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Research Papers

Lattice Approach in Continuum and Fracture Mechanics

[+] Author and Article Information
Amir Mohammadipour

Department of Civil and
Environmental Engineering,
University of Houston,
N110 Engineering Building 1,
Houston, TX 77204-4003
e-mail: amir_mohammadipour@yahoo.com

Kaspar Willam

Department of Civil and
Environmental Engineering,
University of Houston,
N110 Engineering Building 1,
Houston, TX 77204-4003
e-mail: kwillam@uh.edu

1Corresponding author.

Contributed by the Applied Mechanics Division of ASME for publication in the JOURNAL OF APPLIED MECHANICS. Manuscript received March 4, 2016; final manuscript received April 1, 2016; published online April 20, 2016. Editor: Yonggang Huang.

J. Appl. Mech 83(7), 071003 (Apr 20, 2016) (9 pages) Paper No: JAM-16-1118; doi: 10.1115/1.4033306 History: Received March 04, 2016; Revised April 01, 2016

This study reveals some aspects of lattice formulations to analyze the strain concentration of a famous classic problem in solid mechanics at two different mechanics perspectives: continuum and fracture. A 2D plane stress square panel with a single circular hole is discretized based on Voronoi tessellation. A superelliptic formulation is used to distribute lattice computational points over the panel. From the perspective of linear elasticity under uniaxial and biaxial loading, translational and rotational degrees-of-freedom are considered at each computational node of the lattice to obtain strain concentration factors (SCFs) around the circular perforation. It is observed that the lattice approach is able to approximate the elastic SCFs of three, four, and two in uniaxial, biaxial shear, and equibiaxial tension loadings, respectively. To study the linear elasticity and fracture mechanic (LEFM) and Griffith energy balance in uniaxial loading, a brittle lattice erosion technique is used to compute the energy release rate determined by change in the global stiffness matrix of the mesh with respect to crack extension. This fracture energy is then used to determine the mode I stress intensity factor of the crack emanating from the hole which is validated by the analytical formulation for the same problem. The comparison shows that both methods give very close results for the mode I stress intensity factor. Being simple in terms of constitutive formulation and failure criterion for erosion of brittle material, and also using a propagating crack extension approach, the lattice formulation is used to determine the fracture properties of cohesive/frictional material.

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References

Figures

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Fig. 1

(a) Degrees-of-freedom and external forces acting on a 2D frame element in local coordinates and (b) constitutive relation for a single frame element for linear elastic behavior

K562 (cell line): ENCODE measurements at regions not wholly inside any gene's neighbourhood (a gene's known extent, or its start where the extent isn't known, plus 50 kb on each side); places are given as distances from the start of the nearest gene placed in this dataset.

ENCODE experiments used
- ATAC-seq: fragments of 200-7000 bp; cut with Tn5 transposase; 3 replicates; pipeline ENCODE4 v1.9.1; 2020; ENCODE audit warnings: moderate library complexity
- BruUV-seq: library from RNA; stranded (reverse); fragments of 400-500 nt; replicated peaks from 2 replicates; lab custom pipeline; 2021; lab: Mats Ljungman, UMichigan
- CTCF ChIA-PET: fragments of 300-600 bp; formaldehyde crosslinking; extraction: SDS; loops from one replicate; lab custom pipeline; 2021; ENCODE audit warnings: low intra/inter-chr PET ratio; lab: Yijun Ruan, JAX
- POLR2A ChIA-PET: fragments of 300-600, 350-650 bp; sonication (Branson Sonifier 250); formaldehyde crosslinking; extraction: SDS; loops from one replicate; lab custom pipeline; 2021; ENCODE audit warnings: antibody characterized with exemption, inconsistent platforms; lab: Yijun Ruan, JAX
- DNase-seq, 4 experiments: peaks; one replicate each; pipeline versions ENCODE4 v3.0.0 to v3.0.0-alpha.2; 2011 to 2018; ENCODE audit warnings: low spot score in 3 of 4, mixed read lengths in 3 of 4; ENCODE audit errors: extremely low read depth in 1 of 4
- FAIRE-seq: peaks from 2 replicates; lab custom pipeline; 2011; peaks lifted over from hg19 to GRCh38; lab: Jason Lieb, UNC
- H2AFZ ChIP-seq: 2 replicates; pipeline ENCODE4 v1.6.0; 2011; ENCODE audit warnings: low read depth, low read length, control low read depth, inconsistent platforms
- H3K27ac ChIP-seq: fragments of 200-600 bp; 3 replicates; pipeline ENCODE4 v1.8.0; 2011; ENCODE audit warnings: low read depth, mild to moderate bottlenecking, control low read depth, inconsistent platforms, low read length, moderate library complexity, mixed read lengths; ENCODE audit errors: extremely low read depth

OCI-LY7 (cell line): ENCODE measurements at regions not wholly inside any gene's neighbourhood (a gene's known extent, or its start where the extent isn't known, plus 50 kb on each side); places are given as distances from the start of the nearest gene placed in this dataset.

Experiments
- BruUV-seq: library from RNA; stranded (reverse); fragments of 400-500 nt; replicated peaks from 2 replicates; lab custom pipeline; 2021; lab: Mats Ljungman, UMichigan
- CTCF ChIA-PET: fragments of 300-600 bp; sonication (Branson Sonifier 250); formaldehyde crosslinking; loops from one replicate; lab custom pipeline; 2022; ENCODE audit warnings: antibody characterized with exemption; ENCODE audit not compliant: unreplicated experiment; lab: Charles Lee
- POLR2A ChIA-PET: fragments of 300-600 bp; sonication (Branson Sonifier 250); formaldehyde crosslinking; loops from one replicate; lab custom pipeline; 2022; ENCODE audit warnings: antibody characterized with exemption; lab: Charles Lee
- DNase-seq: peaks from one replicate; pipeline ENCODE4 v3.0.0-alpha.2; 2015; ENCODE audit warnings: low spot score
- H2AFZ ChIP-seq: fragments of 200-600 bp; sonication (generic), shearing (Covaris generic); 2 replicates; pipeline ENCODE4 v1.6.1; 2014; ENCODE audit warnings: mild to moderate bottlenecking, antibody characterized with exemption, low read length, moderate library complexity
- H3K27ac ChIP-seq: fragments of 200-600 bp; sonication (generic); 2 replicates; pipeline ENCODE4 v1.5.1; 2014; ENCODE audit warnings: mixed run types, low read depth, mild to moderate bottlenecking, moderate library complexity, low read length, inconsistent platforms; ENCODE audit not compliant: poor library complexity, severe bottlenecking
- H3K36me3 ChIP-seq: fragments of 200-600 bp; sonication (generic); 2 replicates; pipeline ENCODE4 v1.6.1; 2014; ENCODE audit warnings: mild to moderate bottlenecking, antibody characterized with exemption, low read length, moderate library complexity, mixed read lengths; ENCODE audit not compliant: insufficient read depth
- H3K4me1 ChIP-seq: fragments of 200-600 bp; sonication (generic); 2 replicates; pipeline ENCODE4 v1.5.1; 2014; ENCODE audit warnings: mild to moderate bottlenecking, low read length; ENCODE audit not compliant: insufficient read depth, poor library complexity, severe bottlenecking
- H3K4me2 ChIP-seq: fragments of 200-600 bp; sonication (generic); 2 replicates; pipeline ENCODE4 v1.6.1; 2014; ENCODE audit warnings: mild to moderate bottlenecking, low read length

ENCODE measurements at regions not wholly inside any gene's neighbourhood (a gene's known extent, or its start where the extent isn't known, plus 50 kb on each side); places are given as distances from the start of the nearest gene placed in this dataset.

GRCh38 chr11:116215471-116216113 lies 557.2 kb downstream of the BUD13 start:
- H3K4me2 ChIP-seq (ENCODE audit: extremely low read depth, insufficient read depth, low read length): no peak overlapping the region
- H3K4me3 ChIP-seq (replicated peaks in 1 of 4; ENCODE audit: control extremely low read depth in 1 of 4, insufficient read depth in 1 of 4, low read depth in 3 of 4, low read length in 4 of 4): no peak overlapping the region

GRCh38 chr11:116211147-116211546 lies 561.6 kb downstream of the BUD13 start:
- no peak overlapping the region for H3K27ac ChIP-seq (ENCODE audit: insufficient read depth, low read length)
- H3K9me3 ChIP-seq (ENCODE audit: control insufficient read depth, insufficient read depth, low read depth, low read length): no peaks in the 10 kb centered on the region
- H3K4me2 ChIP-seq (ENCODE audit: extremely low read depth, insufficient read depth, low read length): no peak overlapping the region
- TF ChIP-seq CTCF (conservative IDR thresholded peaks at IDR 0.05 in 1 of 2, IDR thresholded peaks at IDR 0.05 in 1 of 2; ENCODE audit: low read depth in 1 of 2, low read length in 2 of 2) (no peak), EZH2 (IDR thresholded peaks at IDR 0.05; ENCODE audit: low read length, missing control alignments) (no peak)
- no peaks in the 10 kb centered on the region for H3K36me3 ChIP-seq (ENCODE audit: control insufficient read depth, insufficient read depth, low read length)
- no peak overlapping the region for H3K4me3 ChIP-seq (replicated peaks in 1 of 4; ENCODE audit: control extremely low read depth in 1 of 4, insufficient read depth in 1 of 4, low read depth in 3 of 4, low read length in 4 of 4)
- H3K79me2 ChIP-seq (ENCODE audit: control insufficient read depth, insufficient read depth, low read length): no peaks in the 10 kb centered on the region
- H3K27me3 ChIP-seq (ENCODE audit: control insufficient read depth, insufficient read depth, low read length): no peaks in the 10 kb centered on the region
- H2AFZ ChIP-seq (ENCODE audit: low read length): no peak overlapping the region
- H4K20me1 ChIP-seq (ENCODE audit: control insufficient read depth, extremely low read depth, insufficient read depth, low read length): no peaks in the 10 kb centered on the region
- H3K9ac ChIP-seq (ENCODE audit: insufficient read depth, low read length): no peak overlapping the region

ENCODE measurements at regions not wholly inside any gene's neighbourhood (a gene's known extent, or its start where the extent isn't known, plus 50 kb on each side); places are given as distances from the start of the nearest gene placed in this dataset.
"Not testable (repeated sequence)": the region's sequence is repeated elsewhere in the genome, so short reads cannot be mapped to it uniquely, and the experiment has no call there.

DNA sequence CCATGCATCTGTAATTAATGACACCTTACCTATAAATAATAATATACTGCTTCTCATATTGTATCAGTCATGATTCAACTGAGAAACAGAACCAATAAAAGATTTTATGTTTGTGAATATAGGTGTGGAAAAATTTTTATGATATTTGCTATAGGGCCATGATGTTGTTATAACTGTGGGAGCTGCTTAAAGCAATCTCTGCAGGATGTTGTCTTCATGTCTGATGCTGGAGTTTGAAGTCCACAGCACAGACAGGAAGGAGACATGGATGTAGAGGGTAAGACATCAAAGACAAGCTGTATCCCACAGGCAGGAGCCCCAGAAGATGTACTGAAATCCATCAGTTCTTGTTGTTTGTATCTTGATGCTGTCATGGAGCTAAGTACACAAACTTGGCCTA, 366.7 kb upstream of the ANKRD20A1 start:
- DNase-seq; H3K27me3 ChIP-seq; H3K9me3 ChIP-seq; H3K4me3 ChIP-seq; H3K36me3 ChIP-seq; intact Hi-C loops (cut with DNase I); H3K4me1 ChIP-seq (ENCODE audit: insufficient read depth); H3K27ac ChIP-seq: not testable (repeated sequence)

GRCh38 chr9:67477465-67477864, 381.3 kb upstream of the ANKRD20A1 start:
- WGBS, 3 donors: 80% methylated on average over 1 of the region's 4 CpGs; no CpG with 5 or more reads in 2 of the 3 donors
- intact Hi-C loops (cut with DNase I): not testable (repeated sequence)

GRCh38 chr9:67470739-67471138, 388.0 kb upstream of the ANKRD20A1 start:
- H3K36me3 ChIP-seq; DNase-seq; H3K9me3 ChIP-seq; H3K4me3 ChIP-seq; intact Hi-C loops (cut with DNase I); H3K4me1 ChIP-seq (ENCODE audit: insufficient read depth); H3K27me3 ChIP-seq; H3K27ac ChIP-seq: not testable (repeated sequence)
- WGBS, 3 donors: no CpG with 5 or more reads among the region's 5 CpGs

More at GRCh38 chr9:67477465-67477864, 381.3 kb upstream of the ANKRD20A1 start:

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Fig. 2

Mechanical relationship between two Voronoi particles: (a) embedding translational and rotational stiffness between two particles on the interface and (b) facet local displacement in t–n coordinates [6]

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Fig. 3

Lattice mesh generation of the rectangular panel using the superellipse formulation: (a) Voronoi particles and their computational points or centroids and (b) lattice mesh struts with smooth transition from polar to Cartesian coordinate system

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Fig. 4

Determining the mesh parameters Smin and Smax according to the circular hole radius, R, and the panel width, 2b, for a selected value of Δθ

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Fig. 5

(a) Part of the lattice mesh and struts with computational points for strain calculations and (b) the equivalent continuum Q4 finite element whose nodes are exactly the computational points of the lattice frame elements

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Fig. 6

The distribution of SCF for εy in a finite thin panel with a single circular hole: (a) the lattice mesh and corresponding boundary conditions, (b) the SCF distribution for the panel with uniaxial tension in y direction, (c) the SCF distribution forthe panel with biaxial tension in x and y directions, and (d) the SCF distribution for the panel with biaxial tension–compression in y and x directions, respectively

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Fig. 7

The distribution of SCF for εx in a finite thin panel with a single circular hole: (a) the lattice mesh and corresponding boundary conditions, (b) the SCF distribution for the panel with uniaxial tension in y direction, (c) the SCF distribution forthe panel with biaxial tension in x and y directions, and (d) the SCF distribution for the panel with biaxial tension–compression in y and x directions, respectively

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Fig. 8

A small region near crack tip along the crack surfaces in a homogeneous domain

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Fig. 9

Two symmetric cracks emanating from a circular hole in a rectangular panel subjected to uniaxial tensile stress [29]

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Fig. 10

Lattice mesh with h/b=2 and R/b=0.5 used for Newman problem in Fig. 9: (a) mesh without crack and (b) mesh with crack emanating from the circular hole emulating the Newman problem

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Fig. 11

Lattice simulation results for Newman problem: (a) load–displacement curve of the panel with circular hole in direct tension and (b) comparing lattice simulations and Newman analytical solution for the function F defined in Eq. (13)

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